If you think this was an extra snowy February in Minnesota, you're onto something.
The Twin Cities broke their February snowfall record. So did Rochester. And Duluth. And St. Cloud.
Statewide, it's the fourth-snowiest February on record.
"The geographic breadth is really what's fascinating" about the snowfall records, said Kenny Blumenfeld, the state's senior climatologist.
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Record snow amid climate change might seem paradoxical. But overall increases in snowfall and larger individual storms align with what climate models predict will happen as the planet warms.
• More extreme weather. Climate change means more extreme weather — from fires to floods to hurricanes. Snowstorms too. There's more water vapor in the air due to warmer temperatures causing greater evaporation. Blumenfeld said the increased vapor can add fuel to snowstorms.
• More precipitation overall. Climate change is making for a wetter Minnesota — three towns crushed their rainfall records last year. And since warming isn't so extreme to end snow in the North, it follows that we'll see more snow, too.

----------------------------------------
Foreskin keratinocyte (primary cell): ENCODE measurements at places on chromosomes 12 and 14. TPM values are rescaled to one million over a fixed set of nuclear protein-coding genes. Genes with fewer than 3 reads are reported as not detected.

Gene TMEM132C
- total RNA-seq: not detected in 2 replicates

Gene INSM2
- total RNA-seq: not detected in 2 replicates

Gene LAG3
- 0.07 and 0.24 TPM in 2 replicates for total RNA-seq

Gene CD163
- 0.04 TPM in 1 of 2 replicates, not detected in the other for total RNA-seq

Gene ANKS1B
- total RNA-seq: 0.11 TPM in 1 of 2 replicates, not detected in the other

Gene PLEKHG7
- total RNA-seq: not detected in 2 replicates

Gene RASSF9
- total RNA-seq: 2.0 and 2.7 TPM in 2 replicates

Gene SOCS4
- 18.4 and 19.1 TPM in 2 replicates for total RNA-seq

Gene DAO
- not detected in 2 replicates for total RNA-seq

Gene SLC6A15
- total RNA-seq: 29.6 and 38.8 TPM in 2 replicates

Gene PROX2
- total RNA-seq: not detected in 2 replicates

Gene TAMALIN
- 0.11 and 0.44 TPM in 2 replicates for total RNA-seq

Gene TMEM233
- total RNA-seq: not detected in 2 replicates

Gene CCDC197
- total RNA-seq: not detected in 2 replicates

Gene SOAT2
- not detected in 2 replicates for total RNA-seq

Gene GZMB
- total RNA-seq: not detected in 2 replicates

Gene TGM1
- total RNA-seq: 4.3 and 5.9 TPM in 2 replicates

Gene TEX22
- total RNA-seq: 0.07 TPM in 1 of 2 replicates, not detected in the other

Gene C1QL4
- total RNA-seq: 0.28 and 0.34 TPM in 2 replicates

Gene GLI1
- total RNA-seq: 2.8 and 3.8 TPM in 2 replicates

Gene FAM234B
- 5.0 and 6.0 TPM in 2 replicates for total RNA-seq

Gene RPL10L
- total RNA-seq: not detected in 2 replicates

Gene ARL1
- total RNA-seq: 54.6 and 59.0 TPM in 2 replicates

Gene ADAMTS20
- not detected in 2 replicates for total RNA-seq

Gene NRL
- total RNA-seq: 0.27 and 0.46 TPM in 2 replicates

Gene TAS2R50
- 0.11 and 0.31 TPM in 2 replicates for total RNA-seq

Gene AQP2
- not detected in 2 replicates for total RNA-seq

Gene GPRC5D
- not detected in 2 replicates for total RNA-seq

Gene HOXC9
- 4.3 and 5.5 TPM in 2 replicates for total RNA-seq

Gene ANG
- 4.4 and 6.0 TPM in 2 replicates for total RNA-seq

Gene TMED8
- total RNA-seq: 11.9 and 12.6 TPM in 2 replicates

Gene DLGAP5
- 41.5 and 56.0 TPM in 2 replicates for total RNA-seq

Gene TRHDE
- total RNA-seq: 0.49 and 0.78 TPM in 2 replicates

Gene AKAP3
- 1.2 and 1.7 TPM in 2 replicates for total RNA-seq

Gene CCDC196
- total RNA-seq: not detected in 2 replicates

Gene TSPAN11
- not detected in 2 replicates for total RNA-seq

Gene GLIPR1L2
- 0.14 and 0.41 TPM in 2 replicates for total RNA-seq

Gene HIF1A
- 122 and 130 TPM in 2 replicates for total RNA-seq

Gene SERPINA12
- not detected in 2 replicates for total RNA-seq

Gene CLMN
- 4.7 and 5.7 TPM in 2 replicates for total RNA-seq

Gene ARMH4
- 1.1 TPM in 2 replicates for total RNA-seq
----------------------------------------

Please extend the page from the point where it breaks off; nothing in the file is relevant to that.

• Warmer temps, more snow. Minnesota winters have warmed 6 degrees since 1970. These warmer temps mean there's less time in winter where it's too cold to snow. In some areas around the Great Lakes, moderate temperature increases have created better conditions for heavy snow, according to a government report.
Yes, it's been cold. And snowy. But remember: One rough month in no way proves or disproves climate science.
"This is just part of one year," Blumenfeld said of our recent harsh winter. "It's easy to forget that up until mid-January we had been really warm and the cold that we're ending with just barely pushes us over to a cold meteorological winter in Minnesota. We're just on the other side of it."
Hear the entire Climate Cast segment on the audio player above, including a a Climate Story from Katelyn Bocklund of the Great Plains Institute.